Is the Bank of Canada inching towards a rate cut?

June rate drop remains a distinct possibility, says economist

Is the Bank of Canada inching towards a rate cut?

The Bank of Canada held fire on cutting interest rates in its latest announcement – but it’s continuing to show signs that it could be comfortable bringing rates lower soon, according to a top economist.

Andrew Grantham (pictured), senior economist at Canadian Imperial Bank of Commerce (CIBC), told Canadian Mortgage Professional that the central bank’s decision yesterday, which saw its benchmark rate remain unchanged at 5.0%, was an unremarkable move that leaves the door open for cuts later in the year.

“There weren’t really any surprises,” he said of its statement. “The Bank of Canada is still moving very gradually in the direction of being comfortable cutting interest rates, but they’re not there yet. So the decision to keep interest rates at 5% was very much expected.

“There was some change in the language to suggest that they are moving a little bit closer to actually providing that interest rate relief. But what they need to see is further sustained downwards momentum in some of their core inflation measures.”

Macklem opens the door to a June cut

In comments made at the press conference following the Bank’s announcement, Governor Tiff Macklem gave his strongest hint yet that a June cut could be in the cards, simply stating “Yes” to a question asking whether it was in the realm of possibilities.

For market watchers hoping to see a rate cut as soon as the Bank’s June meeting, the good news is that two more consumer price index (CPI) readings are due between now and that decision, scheduled for June 5.

That means the central bank could have two prime examples for bringing rates lower at its next announcement – “as long as the data, obviously, plays ball and comes in as they want it to,” Grantham said.

The Bank’s Wednesday statement continued the careful tone it’s used for most of this year, indicating that while inflation is slowing, shelter price inflation is “still very elevated” and the overall consumer price index (CPI) remains too high.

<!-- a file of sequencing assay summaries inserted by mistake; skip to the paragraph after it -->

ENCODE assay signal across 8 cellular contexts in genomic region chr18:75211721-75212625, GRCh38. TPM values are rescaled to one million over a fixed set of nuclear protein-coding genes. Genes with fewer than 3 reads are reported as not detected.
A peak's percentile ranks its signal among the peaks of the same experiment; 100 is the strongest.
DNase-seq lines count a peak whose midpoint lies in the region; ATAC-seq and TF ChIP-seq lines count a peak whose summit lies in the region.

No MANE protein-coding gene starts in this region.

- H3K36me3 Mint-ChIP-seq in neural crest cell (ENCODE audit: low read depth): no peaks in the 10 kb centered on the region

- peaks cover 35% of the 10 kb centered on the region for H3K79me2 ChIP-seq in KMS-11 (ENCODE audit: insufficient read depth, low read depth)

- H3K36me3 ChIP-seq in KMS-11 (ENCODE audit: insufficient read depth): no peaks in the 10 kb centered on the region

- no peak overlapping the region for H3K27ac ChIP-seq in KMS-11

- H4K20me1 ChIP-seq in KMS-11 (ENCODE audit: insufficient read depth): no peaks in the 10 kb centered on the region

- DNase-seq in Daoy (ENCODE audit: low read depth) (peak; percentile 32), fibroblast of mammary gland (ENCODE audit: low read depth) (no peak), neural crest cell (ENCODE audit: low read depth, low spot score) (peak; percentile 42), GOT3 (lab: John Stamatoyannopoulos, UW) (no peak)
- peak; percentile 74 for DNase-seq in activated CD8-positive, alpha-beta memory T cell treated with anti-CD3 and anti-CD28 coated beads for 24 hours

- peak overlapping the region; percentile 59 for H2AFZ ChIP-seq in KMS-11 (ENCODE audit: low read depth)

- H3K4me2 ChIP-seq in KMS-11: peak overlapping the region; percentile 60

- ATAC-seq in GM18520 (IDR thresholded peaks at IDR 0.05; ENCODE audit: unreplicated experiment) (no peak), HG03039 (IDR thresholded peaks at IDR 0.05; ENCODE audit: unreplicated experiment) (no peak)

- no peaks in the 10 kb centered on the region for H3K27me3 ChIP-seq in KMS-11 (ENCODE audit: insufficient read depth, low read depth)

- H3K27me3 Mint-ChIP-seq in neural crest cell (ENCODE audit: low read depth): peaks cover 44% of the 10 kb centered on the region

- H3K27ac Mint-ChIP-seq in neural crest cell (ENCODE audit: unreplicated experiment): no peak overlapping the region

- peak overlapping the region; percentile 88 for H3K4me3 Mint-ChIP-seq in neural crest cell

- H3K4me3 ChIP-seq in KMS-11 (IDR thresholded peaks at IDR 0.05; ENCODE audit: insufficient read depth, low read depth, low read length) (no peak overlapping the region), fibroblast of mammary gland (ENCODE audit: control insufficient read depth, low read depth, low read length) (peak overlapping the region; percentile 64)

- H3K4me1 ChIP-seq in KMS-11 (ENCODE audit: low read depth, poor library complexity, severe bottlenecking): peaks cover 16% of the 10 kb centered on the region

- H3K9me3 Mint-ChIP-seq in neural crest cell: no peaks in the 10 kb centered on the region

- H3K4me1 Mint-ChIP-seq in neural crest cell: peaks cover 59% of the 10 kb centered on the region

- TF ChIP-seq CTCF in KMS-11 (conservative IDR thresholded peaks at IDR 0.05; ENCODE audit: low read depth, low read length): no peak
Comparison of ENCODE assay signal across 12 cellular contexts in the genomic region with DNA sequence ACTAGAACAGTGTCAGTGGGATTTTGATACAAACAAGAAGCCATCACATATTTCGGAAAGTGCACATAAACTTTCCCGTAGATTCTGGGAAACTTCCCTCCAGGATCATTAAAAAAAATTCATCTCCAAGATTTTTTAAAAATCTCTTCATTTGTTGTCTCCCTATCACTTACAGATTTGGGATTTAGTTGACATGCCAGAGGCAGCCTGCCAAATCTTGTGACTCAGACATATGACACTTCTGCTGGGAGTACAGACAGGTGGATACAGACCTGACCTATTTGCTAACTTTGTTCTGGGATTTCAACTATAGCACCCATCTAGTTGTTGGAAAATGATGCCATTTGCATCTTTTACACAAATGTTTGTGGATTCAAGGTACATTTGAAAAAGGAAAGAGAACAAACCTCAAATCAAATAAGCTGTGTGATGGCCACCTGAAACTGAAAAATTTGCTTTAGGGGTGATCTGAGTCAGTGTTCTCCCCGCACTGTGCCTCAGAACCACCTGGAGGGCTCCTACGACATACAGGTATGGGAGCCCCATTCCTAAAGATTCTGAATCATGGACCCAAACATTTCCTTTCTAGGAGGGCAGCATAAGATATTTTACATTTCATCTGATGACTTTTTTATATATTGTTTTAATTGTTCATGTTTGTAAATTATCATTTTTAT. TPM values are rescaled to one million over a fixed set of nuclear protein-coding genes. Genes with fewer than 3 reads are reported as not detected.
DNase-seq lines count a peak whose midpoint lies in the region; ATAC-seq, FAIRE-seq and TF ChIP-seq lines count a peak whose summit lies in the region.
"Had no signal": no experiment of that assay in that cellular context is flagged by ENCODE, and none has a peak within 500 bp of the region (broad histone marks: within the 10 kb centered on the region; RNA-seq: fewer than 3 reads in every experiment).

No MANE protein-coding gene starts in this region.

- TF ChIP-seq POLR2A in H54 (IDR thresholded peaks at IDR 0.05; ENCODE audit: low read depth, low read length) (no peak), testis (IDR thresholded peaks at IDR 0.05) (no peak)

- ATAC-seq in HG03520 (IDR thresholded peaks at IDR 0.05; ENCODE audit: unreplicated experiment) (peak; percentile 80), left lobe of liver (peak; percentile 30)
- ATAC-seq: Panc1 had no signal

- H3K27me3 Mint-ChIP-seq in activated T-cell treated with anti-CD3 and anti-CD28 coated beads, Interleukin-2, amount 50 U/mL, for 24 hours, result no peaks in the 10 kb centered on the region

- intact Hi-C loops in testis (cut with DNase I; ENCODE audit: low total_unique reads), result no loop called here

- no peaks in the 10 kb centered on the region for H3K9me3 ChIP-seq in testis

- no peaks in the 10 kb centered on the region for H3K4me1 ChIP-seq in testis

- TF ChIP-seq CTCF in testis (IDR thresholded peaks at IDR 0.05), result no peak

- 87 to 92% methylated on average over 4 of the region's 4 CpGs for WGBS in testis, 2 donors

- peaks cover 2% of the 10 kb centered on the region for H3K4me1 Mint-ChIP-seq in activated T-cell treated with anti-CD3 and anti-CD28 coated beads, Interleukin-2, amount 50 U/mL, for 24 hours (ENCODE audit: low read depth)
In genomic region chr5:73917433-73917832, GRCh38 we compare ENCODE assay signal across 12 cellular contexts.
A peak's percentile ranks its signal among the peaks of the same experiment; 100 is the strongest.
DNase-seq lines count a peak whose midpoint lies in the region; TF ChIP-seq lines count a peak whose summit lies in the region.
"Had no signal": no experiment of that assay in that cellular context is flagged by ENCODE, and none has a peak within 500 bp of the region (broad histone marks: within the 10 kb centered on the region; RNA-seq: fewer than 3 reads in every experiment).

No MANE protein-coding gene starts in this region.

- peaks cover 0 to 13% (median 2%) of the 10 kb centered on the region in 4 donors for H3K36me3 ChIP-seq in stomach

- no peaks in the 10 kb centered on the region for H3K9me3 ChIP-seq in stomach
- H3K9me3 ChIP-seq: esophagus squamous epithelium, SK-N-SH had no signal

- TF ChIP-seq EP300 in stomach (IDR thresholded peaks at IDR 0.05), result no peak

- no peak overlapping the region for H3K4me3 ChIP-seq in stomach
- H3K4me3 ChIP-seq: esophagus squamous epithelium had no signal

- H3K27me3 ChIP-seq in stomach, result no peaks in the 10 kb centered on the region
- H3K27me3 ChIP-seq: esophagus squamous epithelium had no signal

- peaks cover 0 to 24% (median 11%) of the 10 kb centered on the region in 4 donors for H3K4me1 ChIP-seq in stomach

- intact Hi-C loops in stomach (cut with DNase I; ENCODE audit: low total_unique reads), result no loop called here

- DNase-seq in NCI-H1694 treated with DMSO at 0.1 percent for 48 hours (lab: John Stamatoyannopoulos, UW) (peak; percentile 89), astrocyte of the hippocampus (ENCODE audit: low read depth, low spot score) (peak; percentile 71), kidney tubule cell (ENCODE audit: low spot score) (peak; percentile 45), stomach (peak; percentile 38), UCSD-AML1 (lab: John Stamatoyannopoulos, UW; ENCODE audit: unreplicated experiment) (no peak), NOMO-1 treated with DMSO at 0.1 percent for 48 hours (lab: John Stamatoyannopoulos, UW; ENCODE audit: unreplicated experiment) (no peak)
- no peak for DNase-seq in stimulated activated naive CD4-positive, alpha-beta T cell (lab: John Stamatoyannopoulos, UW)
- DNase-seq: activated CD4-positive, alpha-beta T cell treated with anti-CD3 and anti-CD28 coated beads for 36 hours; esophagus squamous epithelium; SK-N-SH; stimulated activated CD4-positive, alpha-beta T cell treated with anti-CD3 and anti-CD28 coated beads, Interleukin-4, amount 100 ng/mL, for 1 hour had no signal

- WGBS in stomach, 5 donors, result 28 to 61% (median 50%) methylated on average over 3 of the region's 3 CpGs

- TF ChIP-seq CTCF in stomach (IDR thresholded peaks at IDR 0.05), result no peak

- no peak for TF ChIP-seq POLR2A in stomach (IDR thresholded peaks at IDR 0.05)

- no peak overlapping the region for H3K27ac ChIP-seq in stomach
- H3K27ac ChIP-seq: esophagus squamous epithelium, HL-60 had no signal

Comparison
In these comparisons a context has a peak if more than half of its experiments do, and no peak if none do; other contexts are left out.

It struck a neutral tone, Grantham said, reflecting the “wait-and-see” approach that’s pervaded its outlook throughout much of 2023 and 2024 – although there was an interesting reference to housing market activity, with residential investment strengthening as a result of strong housing demand.

Still, “we’re coming from very low levels of activity – particularly if you think about activity in per capita terms,” he added. “There’s a lot of people sitting on the sidelines… [and] once interest rates do start to [fall], there’s clearly going to be a resurgence in demand.

“It’s just that unless interest rates come down very quickly, very suddenly, that could just be short-term increases that could add to inflationary pressures. It’s not something that they should really be worried about, persistent into 2025.”

How is the Bank of Canada assessing the current inflation outlook?

Inflation is now expected to hover close to 3% until the end of the first half of 2024, dipping below 2.5% in the second half and reaching the Bank’s 2% target at some point next year.

The CPI has ticked slowly downwards since the middle of 2022, when it hit a 39-year high of 8.1%, to its current level of 2.8%, which is technically within the central bank’s target range.

While the Bank remains steadfast in its commitment to bring inflation back to the 2% target, hitting that point on the dot is unlikely to be a prerequisite for cutting rates, particularly with Macklem relaxed in recent months on the issue.

Rather, Grantham said it will be more concerned with the prospect of an uptick or resurgence in inflation before the next announcement.

“It’s really their core measures of inflation they’re looking at. They have come down – they just want to see evidence that they’re going to stay where they are or decelerate further before cutting interest rates,” he said.

“I don’t necessarily think they need to see inflation come down further. They just want to make sure it’s not going to reaccelerate.”

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